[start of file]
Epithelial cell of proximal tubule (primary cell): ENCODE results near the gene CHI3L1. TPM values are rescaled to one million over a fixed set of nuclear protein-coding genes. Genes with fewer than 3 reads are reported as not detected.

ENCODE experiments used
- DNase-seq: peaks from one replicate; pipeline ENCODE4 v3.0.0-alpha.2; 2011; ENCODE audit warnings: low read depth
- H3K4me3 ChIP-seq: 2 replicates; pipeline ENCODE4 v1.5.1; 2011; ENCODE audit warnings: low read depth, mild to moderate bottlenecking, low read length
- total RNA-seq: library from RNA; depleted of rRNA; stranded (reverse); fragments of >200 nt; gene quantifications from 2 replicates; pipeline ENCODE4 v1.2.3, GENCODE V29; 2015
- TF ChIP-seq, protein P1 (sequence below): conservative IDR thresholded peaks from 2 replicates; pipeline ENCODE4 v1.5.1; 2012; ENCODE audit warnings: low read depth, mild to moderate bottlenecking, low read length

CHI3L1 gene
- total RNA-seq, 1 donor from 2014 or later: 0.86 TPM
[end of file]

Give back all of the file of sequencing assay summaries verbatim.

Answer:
Epithelial cell of proximal tubule (primary cell): ENCODE results near the gene CHI3L1. TPM values are rescaled to one million over a fixed set of nuclear protein-coding genes. Genes with fewer than 3 reads are reported as not detected.

ENCODE experiments used
- DNase-seq: peaks from one replicate; pipeline ENCODE4 v3.0.0-alpha.2; 2011; ENCODE audit warnings: low read depth
- H3K4me3 ChIP-seq: 2 replicates; pipeline ENCODE4 v1.5.1; 2011; ENCODE audit warnings: low read depth, mild to moderate bottlenecking, low read length
- total RNA-seq: library from RNA; depleted of rRNA; stranded (reverse); fragments of >200 nt; gene quantifications from 2 replicates; pipeline ENCODE4 v1.2.3, GENCODE V29; 2015
- TF ChIP-seq, protein P1 (sequence below): conservative IDR thresholded peaks from 2 replicates; pipeline ENCODE4 v1.5.1; 2012; ENCODE audit warnings: low read depth, mild to moderate bottlenecking, low read length

CHI3L1 gene
- total RNA-seq, 1 donor from 2014 or later: 0.86 TPM